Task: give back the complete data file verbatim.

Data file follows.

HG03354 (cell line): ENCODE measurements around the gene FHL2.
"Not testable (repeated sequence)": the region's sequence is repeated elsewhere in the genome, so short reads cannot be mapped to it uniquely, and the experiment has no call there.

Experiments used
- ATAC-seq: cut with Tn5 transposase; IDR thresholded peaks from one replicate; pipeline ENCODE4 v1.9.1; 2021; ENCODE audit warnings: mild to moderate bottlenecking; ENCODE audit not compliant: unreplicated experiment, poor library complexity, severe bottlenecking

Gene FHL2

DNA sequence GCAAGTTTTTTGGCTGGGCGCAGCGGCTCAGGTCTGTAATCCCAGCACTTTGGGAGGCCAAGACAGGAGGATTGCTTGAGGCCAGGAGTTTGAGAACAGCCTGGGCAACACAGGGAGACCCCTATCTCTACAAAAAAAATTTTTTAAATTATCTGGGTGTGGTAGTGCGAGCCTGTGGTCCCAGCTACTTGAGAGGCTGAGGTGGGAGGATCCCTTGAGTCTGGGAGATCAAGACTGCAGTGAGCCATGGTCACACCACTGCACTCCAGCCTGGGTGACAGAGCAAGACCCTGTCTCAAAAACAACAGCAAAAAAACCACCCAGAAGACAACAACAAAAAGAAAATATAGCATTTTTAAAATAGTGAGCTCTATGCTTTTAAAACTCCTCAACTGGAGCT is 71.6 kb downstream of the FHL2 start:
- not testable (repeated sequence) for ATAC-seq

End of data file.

HG03354 (cell line): ENCODE measurements around the gene FHL2.
"Not testable (repeated sequence)": the region's sequence is repeated elsewhere in the genome, so short reads cannot be mapped to it uniquely, and the experiment has no call there.

Experiments used
- ATAC-seq: cut with Tn5 transposase; IDR thresholded peaks from one replicate; pipeline ENCODE4 v1.9.1; 2021; ENCODE audit warnings: mild to moderate bottlenecking; ENCODE audit not compliant: unreplicated experiment, poor library complexity, severe bottlenecking

Gene FHL2

DNA sequence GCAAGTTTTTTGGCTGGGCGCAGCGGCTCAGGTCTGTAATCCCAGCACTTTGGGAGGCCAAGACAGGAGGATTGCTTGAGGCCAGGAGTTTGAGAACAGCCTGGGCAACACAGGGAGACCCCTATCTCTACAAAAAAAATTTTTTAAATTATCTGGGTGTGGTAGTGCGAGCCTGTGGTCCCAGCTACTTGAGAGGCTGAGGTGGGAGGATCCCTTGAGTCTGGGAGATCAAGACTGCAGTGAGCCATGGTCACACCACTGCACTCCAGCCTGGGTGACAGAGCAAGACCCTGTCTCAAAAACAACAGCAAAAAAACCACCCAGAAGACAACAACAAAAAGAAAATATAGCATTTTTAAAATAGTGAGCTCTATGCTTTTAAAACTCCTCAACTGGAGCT is 71.6 kb downstream of the FHL2 start:
- not testable (repeated sequence) for ATAC-seq